The Roman art world in the 18th century and the birth of the art academy in Britain

Programme1

Roma • London

The Roman art world in the 18th century and the birth of the art academy in Britain

(BSR, Monday 10 December; Accademia Nazionale di San Luca, Tuesday 11 December)

Organised by Adriano Aymonino, Carolina Brook, Gian Paolo Consoli and Thomas-Leo True


On Monday 10 December 2018 the BSR will stage the finale to a celebratory year of nationwide and international exhibitions and events marking the 250th anniversary of the foundation of the Royal Academy of Arts.

Our conference is a milestone in a major research initiative to better understand the intellectual history of instruction in the arts. We are studying Italian influences on the emergence of an institutionalized system of education for artists and architects in 18th-century Britain. Paris had captured pole position amongst artistic centres, but national conversations around the teaching of art were still powerfully conditioned by Rome, its intellectual traditions and its pedagogical models.

The conference will show what, how and why Roman ideals infused the curricula of British arts institutions, driven by motivations that ranged from niggling over standards of draughtsmanship to propounding grandiose new national visions. We will hear interpretive studies on painting collections, plaster casts, portfolios of sketches, publications and a range of Rome-inspired teaching materials used to evidence intellectual claims made upon art. This interdisciplinary study also reveals how newly devised pedagogical models in the arts and architecture intersected with cognate studies such as reason and natural philosophy, as well as demonstrating how these related to Roman paradigms.

The Royal Academy was the most illustrious and successful of all fledgling foundations that hatched during the 18th century as the nation strove to create its own modern system of the arts. The structure of our conference, splitting into two sessions labelled Before the Royal Academy of Arts and After the Royal Academy of Arts, reflects the magnitude of the path-breaking development of its foundation. But the course to its creation was not plain sailing, and our keynote speaker, Robin Simon (UCL), will address a century of erratic progress preceding the eventual foundation of a professional academy along European lines in Great Britain.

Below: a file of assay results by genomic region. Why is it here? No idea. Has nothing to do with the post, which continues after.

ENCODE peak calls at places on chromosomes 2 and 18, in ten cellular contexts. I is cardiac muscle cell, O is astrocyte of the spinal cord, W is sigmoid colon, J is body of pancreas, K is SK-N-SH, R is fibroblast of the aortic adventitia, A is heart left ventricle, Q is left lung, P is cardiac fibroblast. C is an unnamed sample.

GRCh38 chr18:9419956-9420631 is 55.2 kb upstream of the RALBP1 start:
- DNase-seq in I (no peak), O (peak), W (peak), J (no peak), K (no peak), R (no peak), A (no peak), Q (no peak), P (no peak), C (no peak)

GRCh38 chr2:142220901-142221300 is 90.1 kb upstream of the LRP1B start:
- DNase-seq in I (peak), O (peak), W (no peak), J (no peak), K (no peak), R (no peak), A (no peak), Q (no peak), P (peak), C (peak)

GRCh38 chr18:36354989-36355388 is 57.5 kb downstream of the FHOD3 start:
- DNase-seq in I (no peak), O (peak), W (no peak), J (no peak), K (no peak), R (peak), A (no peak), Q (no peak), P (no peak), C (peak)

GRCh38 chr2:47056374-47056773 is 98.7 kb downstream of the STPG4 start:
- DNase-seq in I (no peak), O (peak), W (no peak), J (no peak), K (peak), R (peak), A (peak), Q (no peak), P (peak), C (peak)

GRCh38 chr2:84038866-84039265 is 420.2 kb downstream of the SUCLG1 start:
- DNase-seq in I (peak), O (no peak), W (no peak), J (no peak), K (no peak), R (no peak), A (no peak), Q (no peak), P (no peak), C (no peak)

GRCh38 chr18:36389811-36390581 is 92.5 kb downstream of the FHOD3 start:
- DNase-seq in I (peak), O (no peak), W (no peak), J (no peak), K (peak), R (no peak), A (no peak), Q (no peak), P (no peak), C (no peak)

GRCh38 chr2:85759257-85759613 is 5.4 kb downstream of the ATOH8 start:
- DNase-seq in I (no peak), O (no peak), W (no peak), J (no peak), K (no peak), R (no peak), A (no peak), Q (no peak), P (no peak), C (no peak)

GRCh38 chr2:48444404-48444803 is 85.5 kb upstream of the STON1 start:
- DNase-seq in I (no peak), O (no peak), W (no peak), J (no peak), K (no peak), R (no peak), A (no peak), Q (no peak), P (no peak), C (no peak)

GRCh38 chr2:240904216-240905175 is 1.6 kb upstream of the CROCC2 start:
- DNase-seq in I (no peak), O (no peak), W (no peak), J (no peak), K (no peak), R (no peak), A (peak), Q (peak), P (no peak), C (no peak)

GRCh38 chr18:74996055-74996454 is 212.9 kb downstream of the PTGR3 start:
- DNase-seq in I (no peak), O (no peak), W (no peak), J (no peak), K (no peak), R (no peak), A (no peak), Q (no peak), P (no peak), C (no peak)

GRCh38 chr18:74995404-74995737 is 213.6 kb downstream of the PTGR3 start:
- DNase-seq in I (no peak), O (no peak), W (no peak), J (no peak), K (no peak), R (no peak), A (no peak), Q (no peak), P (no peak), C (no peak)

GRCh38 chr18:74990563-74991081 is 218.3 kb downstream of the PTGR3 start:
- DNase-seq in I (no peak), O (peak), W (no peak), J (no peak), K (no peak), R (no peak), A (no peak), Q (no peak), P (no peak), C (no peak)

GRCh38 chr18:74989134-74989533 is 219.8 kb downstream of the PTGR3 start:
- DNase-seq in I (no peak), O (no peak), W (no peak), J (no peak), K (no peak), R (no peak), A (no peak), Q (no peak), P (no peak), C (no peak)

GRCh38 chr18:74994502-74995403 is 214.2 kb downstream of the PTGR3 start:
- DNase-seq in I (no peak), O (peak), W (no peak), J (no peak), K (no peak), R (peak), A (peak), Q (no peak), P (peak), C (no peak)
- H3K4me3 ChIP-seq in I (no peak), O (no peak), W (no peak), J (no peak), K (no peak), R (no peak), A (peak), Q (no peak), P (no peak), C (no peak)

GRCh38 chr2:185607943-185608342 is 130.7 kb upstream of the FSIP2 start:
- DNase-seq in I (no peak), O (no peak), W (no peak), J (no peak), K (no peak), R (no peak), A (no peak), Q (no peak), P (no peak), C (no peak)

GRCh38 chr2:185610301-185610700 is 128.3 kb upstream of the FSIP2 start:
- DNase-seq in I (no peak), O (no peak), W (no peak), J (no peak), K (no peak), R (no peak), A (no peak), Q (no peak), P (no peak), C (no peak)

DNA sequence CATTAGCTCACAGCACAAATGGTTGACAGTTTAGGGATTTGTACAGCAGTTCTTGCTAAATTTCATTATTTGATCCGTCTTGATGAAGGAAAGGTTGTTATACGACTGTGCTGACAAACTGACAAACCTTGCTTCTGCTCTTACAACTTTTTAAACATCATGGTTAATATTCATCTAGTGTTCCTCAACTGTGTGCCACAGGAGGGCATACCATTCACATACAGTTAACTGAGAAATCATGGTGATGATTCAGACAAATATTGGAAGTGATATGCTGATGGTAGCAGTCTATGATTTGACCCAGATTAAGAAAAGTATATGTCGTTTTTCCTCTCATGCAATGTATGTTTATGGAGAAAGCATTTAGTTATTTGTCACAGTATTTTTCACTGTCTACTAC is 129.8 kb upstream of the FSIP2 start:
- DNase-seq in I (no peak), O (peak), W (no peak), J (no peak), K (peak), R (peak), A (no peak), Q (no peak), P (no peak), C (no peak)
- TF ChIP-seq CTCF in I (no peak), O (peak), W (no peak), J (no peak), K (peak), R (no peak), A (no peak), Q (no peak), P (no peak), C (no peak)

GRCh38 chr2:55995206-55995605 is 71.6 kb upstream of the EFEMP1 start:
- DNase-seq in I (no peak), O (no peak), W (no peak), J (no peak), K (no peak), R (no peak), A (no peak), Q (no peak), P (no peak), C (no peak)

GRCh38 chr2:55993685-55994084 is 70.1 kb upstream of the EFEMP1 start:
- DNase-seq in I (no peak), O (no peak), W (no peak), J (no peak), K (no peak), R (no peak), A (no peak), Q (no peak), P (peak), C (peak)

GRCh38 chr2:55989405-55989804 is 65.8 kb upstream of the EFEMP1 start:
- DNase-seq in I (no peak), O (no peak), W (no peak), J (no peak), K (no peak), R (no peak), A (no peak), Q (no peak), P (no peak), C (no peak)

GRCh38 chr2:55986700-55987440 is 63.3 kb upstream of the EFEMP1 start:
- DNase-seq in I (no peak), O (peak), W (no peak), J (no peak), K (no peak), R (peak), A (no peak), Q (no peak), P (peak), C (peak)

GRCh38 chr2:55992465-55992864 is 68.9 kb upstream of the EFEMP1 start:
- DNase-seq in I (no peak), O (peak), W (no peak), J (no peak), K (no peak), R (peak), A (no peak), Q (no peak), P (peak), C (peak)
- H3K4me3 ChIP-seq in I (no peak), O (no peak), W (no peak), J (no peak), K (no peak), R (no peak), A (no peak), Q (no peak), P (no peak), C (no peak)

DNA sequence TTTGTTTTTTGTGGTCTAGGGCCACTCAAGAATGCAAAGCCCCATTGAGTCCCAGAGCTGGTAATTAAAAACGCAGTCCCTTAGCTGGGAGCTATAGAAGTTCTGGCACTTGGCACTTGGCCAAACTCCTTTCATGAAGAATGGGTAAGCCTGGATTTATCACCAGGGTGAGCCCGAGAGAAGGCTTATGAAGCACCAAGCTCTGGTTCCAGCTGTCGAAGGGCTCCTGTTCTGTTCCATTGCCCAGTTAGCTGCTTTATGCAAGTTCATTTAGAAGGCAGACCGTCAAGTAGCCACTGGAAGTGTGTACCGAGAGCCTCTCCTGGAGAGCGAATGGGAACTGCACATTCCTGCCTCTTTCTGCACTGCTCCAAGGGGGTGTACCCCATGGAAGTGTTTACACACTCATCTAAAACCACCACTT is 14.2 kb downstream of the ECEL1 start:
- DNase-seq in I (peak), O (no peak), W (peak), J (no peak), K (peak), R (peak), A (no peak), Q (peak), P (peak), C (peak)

There were precursors and followers too. Contributors will recover lost episodes and compelling narratives of parallel projects, some with a mayfly lifespan, to formulate theoretical and educational models, or propose new institutions, that held Rome aloft as exemplar. Geographically, the conference will break free from its focus on London to incorporate regional movements, travelling from Oxford to Scotland, enabling a comprehensive reconstruction of the principles, networks and academies, inspired by Rome, which shaped British art and its institutions in the 18th century.

Although at the vanguard of the art world today, the RA was one of the last royal academies to be created in Europe. If the British trailed conspicuously behind in the foundation of an academy for arts, the BSR is punctual in toasting its accomplishments, launching the first day of our conference exactly 250 years to the day since George III signed the Instrument of Foundation.

We are thrilled that the second day of the conference will be held at the Accademia Nazionale di San Luca. There could be no more appropriate partner than the pre-eminent centre for arts education and theory in the Early Modern period and the model for subsequent academies of art worldwide. The bill of fayre will include a tour of the accompanying exhibition Roma-Londra. Scambi, modelli e temi tra l’Accademia di San Luca e la cultura artistica britannica tra XVIII e XIX secolo and, guided by the ethos of interdisciplinarity, proceedings will draw to a close with Sir Peter Maxwell Davies’ musical meditations on the architectural and mathematical principles on which Borromini’s work is based.

Unlike our 18th-century antecedents, the BSR is open to all! We hope to welcome you there.

 

Thomas-Leo True

 

 

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